Friday, 03 December 2021

THE NATION EDITORIAL: A strike too many •The trouble with Nigerian public universities is down to poor funding

Posted On Thursday, 25 February 2021 23:16 Written by Thenationonlineng.net/ Editorial Board
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Obviously exasperated and frustrated by the multifarious crises confronting and grossly devaluing higher education in the country, Nobel Laureate, Professor Wole Soyinka, over three decades ago, advocated that universities in Nigeria be shut for a year, during which their problems would be intensively studied and enduring remedies found. Not a few at the time considered Soyinka’s suggestion extreme and outlandish.

Despite the emergence of scores of well funded and managed private universities in the country over time, the crises in public universities, which still cater for the vast majority of students, that prompted Soyinka’s call, persist; and have even worsened in several ways. This makes us wonder if taking radical steps to address the challenges of public universities much earlier, as Soyinka had suggested, would not have been a stitch in time, that would have saved us from the current utter dysfunction.

Last year, public universities, at both state and federal levels, lay prostrate for ten months, as the Academic Staff Union of Universities (ASUU) undertook a ten-month strike that commenced in March and was called off on 22 December 2020. With the Federal Government agreeing to pay the N40 billion earned academic allowances demanded by ASUU, another N30 billion for the revitalization of the education sector, as well as the arrears of salaries owed the university teachers, ASUU called off its strike.

Parents and students heaved a sigh of relief, hoping that the prolonged disruption of academic activities in the universities, with the attendant negative financial, social and psychological implications, had been put behind. But alas! From February 5, another strike, this time by the Senior Staff Association of Nigerian Universities (SSANU) and the Non-Academic Staff Union of Universities (NASU), has disrupted activities, in federal universities across the country.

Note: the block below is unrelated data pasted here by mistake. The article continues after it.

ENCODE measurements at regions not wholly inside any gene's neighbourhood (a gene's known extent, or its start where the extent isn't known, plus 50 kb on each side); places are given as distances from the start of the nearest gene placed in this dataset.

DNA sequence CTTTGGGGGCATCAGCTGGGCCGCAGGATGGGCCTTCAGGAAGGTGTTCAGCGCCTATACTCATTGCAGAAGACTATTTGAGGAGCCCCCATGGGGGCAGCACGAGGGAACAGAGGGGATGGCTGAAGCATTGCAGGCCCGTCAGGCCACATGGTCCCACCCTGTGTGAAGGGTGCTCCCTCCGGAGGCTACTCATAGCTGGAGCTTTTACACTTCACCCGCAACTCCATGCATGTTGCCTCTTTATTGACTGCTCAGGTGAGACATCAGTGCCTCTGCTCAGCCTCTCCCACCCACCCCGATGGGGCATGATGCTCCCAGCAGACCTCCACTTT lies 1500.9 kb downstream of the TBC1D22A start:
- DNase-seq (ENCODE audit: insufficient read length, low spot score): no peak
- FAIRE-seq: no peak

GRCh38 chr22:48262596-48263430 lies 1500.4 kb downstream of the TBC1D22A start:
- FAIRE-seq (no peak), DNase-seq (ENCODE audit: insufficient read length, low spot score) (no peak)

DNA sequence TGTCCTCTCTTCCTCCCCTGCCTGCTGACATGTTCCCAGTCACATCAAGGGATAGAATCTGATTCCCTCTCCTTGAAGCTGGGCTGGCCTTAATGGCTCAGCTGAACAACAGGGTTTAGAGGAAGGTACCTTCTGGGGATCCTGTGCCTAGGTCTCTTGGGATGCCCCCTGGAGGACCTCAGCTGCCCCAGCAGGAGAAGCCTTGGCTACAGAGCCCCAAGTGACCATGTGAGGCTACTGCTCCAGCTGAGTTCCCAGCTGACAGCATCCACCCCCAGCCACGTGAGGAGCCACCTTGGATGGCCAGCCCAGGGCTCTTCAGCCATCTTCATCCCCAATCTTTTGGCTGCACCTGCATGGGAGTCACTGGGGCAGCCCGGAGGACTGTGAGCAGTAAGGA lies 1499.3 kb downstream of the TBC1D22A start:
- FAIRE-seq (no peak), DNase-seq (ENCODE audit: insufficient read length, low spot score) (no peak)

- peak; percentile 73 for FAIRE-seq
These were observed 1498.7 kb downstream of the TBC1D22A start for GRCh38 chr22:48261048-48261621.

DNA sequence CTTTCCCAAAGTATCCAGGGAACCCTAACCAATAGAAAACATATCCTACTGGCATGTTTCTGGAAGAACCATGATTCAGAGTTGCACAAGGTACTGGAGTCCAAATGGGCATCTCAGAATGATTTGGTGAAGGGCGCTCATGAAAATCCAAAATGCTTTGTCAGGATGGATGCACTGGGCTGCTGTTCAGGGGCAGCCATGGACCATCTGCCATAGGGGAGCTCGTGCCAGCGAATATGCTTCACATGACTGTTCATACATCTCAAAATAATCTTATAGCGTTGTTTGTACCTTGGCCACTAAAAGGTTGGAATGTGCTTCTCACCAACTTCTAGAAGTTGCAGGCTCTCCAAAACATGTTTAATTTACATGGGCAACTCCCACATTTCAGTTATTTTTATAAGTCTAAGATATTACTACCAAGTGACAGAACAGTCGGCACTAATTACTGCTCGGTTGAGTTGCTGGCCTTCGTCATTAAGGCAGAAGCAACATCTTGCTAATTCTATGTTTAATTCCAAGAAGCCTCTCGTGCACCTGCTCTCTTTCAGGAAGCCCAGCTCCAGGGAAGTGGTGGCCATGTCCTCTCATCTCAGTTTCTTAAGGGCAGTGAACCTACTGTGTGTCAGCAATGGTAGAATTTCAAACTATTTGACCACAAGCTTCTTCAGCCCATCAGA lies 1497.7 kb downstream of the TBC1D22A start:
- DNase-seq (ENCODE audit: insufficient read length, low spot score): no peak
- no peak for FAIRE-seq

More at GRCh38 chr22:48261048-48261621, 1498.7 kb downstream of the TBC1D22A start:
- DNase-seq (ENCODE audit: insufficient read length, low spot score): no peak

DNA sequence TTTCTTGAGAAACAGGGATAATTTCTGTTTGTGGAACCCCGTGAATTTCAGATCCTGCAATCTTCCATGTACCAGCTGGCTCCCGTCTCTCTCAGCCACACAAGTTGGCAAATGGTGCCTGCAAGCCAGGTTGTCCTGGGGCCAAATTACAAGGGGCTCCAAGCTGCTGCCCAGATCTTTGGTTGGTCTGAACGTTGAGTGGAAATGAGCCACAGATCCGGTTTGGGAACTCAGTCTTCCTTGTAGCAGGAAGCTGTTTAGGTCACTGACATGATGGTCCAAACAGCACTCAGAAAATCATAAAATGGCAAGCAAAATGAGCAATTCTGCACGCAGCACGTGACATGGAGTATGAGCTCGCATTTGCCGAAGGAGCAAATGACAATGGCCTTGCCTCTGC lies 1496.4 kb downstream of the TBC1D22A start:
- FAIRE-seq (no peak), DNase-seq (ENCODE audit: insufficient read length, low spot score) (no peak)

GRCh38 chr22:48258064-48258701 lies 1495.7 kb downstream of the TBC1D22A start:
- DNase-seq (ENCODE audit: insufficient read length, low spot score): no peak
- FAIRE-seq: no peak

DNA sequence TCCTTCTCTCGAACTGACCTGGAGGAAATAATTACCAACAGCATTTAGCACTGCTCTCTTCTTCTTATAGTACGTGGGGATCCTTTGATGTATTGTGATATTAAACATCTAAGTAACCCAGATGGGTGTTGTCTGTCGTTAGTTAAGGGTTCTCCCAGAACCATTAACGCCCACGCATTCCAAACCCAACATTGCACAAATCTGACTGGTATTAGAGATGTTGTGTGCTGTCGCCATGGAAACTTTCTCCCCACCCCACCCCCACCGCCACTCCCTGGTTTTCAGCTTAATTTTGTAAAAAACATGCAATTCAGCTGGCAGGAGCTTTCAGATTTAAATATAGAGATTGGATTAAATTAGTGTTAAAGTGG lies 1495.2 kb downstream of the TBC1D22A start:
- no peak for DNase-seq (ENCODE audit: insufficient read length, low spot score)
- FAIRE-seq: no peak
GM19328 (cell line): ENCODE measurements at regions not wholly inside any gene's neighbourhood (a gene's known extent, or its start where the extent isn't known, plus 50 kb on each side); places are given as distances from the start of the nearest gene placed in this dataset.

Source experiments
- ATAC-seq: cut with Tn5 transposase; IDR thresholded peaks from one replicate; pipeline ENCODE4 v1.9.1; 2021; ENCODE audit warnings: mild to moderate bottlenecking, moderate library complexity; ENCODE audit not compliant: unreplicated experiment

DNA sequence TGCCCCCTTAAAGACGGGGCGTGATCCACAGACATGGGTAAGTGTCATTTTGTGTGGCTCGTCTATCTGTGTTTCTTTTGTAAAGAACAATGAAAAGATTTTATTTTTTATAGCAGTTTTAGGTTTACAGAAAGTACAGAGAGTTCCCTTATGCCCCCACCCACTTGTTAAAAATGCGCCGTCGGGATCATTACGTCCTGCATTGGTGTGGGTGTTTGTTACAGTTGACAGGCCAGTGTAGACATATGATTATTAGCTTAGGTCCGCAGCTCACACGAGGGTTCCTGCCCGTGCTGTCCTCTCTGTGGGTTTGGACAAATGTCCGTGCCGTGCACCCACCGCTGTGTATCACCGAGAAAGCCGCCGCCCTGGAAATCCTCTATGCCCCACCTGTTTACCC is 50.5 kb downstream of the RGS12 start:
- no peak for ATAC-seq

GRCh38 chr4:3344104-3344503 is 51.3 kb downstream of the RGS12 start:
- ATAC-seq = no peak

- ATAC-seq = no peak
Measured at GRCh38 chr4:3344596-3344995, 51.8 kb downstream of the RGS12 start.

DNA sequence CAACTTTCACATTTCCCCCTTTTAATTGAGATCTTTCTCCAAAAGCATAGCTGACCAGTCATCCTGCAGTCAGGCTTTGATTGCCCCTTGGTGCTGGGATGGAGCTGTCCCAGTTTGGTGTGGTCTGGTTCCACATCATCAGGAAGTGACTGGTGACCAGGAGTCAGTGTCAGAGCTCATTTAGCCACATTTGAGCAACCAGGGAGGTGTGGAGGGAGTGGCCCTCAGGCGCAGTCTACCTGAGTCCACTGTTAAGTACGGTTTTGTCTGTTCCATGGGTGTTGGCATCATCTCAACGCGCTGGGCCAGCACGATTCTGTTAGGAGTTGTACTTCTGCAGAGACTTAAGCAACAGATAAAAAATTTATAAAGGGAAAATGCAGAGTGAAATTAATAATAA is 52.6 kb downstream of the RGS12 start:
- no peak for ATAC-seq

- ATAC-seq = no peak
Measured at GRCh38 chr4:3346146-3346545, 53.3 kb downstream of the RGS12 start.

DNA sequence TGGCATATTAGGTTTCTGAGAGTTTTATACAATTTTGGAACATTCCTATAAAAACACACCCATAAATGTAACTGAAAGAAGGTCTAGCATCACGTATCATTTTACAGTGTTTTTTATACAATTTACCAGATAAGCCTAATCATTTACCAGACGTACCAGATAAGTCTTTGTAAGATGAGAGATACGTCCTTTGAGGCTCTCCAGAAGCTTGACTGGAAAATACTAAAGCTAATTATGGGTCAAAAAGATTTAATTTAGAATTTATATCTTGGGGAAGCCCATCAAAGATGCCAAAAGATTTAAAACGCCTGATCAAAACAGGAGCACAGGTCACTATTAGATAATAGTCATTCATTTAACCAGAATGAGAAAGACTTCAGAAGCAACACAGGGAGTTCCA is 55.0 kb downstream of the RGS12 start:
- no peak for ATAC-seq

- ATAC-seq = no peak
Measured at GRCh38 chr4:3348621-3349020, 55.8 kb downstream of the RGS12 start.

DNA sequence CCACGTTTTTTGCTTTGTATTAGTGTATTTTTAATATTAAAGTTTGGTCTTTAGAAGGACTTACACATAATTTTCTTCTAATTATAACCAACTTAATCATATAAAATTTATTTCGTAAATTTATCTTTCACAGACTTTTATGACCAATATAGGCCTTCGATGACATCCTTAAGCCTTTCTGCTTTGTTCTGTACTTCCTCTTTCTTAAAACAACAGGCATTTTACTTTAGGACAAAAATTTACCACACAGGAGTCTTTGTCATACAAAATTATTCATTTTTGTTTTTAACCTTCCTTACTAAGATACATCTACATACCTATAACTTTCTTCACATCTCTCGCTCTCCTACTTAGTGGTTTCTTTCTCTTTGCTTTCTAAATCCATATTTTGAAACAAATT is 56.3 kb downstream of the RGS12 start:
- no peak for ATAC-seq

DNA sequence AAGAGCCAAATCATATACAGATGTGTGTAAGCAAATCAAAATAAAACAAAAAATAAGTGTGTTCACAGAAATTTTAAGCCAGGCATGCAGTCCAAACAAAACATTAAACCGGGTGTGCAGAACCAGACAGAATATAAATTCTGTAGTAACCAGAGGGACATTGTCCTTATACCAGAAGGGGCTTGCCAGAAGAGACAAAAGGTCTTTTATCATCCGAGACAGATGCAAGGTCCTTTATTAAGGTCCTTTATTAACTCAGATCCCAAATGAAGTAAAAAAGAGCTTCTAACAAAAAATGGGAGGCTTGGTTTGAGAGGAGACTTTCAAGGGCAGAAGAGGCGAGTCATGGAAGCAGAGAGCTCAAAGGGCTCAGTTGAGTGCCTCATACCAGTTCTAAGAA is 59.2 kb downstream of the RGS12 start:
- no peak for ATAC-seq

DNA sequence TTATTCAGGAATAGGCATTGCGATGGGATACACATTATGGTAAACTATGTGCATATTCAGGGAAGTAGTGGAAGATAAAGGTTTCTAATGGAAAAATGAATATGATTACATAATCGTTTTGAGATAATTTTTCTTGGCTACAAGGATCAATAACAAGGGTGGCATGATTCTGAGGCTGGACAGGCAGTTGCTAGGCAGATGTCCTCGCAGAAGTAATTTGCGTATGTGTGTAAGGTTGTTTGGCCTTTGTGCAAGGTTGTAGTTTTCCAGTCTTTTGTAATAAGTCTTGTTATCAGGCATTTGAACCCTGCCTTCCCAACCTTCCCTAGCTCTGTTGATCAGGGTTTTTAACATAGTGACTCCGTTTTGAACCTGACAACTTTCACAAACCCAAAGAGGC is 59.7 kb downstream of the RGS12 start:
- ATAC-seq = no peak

Reports in the media indicate that the industrial action, by the non-academic staff unions, has resulted in the piling up of uncleared refuse, abandonment of toilets and bathrooms to filth, disruption of power and water supply, as well as healthcare services, in many of the affected institutions. These support services are the job of striking NASU members. Also, routine students’ registration, accessing of transcripts and even critical security services, have been disrupted. These are the core duties of SSANU.

This means that, even though lecturers are at their duty posts, meaningful academic activities can hardly take place in this kind of environment.

The grievances of the non-academic staff include the alleged non-payment of their minimum wage arrears, rejection of the Federal Government’s Integrated Personnel and Payroll Information System (IPPIS) — just like ASUU — as well as opposition to the Federal Government’s sharing formula for the N40 billion earned allowances negotiated with ASUU, which reportedly allocated N30 billion to the academic staff.

It is difficult to understand why these two unions did not raise these issues during the ten-month ASUU strike. Their concerns could have been addressed alongside those of the academic staff, thereby averting the fresh round of industrial crisis in federal universities.

Again, if the non-academic staff had left the struggle for the payment of earned academic allowances to ASUU, can they justifiably complain if ASUU members are allocated a larger share of funds released for that purpose? In any case, if they are described as earned academic allowances, it stands to reason that lecturers will be the major beneficiaries.

Even then, the lesson to be learnt is that there are other stakeholders in the universities beyond lecturers. In future, the Federal Government should address problems in the universities holistically ensuring that the interests of all parties are taken into account at all times.

Still, the root of the problems confronting Nigeria’s public universities is insufficiency of funds to enable the system function efficiently and meet its onerous responsibilities. Despite the current economic fragility and consequent paucity of funds, governments at all levels must accord better funding of universities appropriate priority.

On their part, university administrators must manage available resources more transparently and prudently, while also more effectively tapping the universities’ huge, yet unrealized, potentials to raise funds autonomously. We urge that the current strike by non-academic staff be urgently resolved to restore normalcy in these institutions.

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